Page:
I have devoured every word of the Ruth Galloway series, and each time I pick one up, I am reminded again what wonderful, pure reads these books are. From the second you crack open the first page to the moment you close the cover at the end, Griffiths as a storyteller holds her reader completely in her grasp. Under her spell. Bewitched. This book is no different, though it was, to me, a bit more intense and a bit more grim as she confronts covid front and center.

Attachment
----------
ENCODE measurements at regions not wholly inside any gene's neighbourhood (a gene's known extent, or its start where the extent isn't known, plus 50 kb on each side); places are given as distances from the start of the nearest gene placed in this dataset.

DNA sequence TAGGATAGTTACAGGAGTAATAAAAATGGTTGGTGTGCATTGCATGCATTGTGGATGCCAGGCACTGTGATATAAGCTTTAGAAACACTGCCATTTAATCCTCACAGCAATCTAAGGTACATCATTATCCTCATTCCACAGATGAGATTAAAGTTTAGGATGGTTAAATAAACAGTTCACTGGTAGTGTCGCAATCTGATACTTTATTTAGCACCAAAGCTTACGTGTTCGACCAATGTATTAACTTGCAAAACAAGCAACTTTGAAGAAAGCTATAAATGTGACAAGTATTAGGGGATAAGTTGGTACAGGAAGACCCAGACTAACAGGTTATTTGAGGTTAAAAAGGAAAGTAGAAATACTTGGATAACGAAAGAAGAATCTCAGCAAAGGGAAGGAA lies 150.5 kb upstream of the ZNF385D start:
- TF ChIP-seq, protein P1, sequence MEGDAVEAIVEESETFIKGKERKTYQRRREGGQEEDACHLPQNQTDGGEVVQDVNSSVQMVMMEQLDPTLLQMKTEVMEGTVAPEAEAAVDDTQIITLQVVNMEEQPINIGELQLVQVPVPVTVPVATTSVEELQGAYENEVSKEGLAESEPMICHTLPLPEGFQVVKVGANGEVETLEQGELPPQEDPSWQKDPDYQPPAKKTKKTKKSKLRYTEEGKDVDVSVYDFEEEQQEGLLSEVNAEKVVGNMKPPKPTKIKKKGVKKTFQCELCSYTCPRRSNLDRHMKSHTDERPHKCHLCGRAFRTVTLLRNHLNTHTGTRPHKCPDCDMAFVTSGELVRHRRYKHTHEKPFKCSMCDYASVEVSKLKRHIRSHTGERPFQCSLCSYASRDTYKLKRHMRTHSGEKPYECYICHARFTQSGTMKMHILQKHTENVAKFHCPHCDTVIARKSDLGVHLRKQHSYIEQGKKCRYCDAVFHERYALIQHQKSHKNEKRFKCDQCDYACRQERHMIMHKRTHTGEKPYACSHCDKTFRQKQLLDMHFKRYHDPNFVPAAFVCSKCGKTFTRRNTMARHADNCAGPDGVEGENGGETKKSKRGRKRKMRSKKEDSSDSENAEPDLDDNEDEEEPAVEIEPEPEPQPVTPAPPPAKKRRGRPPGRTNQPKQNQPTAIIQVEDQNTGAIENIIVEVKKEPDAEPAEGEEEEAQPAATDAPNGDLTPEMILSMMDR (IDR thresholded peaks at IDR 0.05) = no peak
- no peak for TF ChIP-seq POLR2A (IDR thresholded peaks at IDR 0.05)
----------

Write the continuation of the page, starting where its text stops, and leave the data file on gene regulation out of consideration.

It is historically significant to have lived through a pandemic – and we seem to be emerging from it at last – but as you live through something historically significant, you have no actual perspective. A start to gaining some perspective is to read a thoughtful examination of just what happened, which Griffiths provides her reader. As the book opens, Ruth is teaching an archeology class and she gets a call that there’s body on a construction site. She takes the class along as a learning experience, event letting the students bag up the bones for transportation at the end. The students are curious to discover if the body comes from a plague pit, a foreshadowing of what’s to come.